Vladimir Putin critic Alexei Navalny today claimed he had tricked an FSB agent into admitting Russian assassins tried to kill him using poisoned underpants.
As part of his astonishing claim, the Russian opposition leader - who cheated death earlier this year - said he had impersonated a secret service official to dupe Konstantin Kudryavtsev.
In a blog post the Kremlin critic said he phoned a man named Konstantin Kudryavtsev, who he said was a chemical weapons expert with the FSB domestic intelligence agency.
'I called my killer. He confessed everything,' Navalny said on Twitter.
Navalny said he disguised his phone number and presented himself as an aide to Security Council chief Nikolai Patrushev, explaining he needed information for an official report on the attempted poisoning.
Believing he was giving an important 'debrief' to one of his seniors, Kudryavtsev is said to have revealed Novichok nerve agent was secretly applied to Navalny's underwear - with the 'crotch area' specifically targeted - by an FSB hit squad in Siberia, according to Bellingcat.
A Russian FSB agent has been tricked into allegedly admitting he poisoned Putin critic Alexei Navalny by unwittingly telling Mr Navalny himself on a phone call, according to reports https://t.co/GaWWurbYPC— Sky News (@SkyNews) December 21, 2020
The poison could have been administered while Navalny was out of his Tomsk hotel room or while his clothes were in a hotel laundry service, it is feared.
Kudryavtsev, 41, is accused of belonging to a secret FSB squad which allegedly targeted Navalny, a longstanding critic of Russian president Vladimir Putin, on a flight from Tomsk to Moscow on August 20.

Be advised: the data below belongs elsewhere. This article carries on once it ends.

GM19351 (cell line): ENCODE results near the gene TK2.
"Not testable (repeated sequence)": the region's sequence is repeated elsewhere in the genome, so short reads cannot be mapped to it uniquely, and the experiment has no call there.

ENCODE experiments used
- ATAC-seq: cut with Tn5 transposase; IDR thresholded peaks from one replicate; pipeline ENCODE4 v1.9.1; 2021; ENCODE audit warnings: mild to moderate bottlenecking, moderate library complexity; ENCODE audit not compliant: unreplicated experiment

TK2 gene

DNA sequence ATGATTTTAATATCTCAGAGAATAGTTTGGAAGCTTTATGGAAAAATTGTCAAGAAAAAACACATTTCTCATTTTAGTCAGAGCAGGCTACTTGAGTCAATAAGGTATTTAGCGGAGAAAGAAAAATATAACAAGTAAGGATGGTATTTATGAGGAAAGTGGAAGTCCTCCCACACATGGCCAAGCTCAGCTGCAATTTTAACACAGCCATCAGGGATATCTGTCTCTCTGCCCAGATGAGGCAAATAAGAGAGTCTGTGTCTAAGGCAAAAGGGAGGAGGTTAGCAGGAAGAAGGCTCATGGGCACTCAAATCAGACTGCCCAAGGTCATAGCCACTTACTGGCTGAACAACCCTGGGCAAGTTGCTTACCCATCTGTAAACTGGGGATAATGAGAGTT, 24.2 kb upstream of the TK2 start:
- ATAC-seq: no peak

Navalny, who is recuperating at a secret location in Germany, decided to confront two of the 'plotters' by using the fake persona of Maxim Ustinov, a fictional aide in Russia's national security council.
One of the men realised he was speaking to Navalny and hung up, but Kudryavtsev was fooled by the disguise, it is claimed.
Posing as 'Maxim', Navalny said his boss was seeking an 'urgent report' into 'what went wrong with Navalny' from the FSB team.
In a 49-minute call, Kudryavtsev apparently said that the 'plotters' had applied the poison to Navalny's underpants, specifically 'where the groin is'.
In the audio recording, the voice on the other end of the line initially sounds hesitant and cautious but eventually tells the story and explains why Navalny managed to survive the poison attack.
'On which piece of cloth was your focus on? Which garment had the highest risk factor?,' Navalny asked.
'The underpants,' Kudryavtsev replied, according to a Bellingcat transcript.
During that call the person believed to be Kudryavtsev said that his unit had not expected the pilot to make an emergency landing in Omsk.